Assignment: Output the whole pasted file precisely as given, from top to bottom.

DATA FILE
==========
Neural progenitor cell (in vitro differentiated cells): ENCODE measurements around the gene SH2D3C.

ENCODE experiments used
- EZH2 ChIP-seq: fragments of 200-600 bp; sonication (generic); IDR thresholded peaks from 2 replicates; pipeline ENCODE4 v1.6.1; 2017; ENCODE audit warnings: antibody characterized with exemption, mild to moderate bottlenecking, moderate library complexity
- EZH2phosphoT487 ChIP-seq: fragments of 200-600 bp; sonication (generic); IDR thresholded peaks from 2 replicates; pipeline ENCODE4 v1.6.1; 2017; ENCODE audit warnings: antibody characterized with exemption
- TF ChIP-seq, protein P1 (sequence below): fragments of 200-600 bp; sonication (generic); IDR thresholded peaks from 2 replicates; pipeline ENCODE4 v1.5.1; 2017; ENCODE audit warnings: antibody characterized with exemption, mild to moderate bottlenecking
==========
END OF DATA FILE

Neural progenitor cell (in vitro differentiated cells): ENCODE measurements around the gene SH2D3C.

ENCODE experiments used
- EZH2 ChIP-seq: fragments of 200-600 bp; sonication (generic); IDR thresholded peaks from 2 replicates; pipeline ENCODE4 v1.6.1; 2017; ENCODE audit warnings: antibody characterized with exemption, mild to moderate bottlenecking, moderate library complexity
- EZH2phosphoT487 ChIP-seq: fragments of 200-600 bp; sonication (generic); IDR thresholded peaks from 2 replicates; pipeline ENCODE4 v1.6.1; 2017; ENCODE audit warnings: antibody characterized with exemption
- TF ChIP-seq, protein P1 (sequence below): fragments of 200-600 bp; sonication (generic); IDR thresholded peaks from 2 replicates; pipeline ENCODE4 v1.5.1; 2017; ENCODE audit warnings: antibody characterized with exemption, mild to moderate bottlenecking